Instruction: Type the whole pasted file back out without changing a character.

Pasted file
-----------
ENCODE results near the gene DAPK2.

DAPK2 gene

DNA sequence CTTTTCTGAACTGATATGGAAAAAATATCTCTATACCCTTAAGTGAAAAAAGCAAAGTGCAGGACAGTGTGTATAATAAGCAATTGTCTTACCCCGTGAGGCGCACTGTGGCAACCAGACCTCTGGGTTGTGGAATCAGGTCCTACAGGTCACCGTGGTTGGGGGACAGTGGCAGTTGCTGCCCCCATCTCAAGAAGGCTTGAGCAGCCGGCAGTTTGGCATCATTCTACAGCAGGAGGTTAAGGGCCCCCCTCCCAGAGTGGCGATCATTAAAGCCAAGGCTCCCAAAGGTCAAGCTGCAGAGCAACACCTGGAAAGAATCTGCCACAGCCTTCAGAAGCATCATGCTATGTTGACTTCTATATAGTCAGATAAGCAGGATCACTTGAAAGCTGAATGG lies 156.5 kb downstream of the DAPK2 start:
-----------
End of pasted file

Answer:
ENCODE results near the gene DAPK2.

DAPK2 gene

DNA sequence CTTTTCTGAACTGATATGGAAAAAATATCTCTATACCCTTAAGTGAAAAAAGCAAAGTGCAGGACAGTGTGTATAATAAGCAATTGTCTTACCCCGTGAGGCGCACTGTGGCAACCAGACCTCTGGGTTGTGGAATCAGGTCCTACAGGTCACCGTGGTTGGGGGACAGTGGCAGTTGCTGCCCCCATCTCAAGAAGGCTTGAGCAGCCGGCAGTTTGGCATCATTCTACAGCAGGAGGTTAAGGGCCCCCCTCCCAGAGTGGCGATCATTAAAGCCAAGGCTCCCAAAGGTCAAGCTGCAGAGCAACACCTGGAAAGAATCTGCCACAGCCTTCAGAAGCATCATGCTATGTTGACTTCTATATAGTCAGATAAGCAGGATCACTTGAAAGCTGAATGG lies 156.5 kb downstream of the DAPK2 start: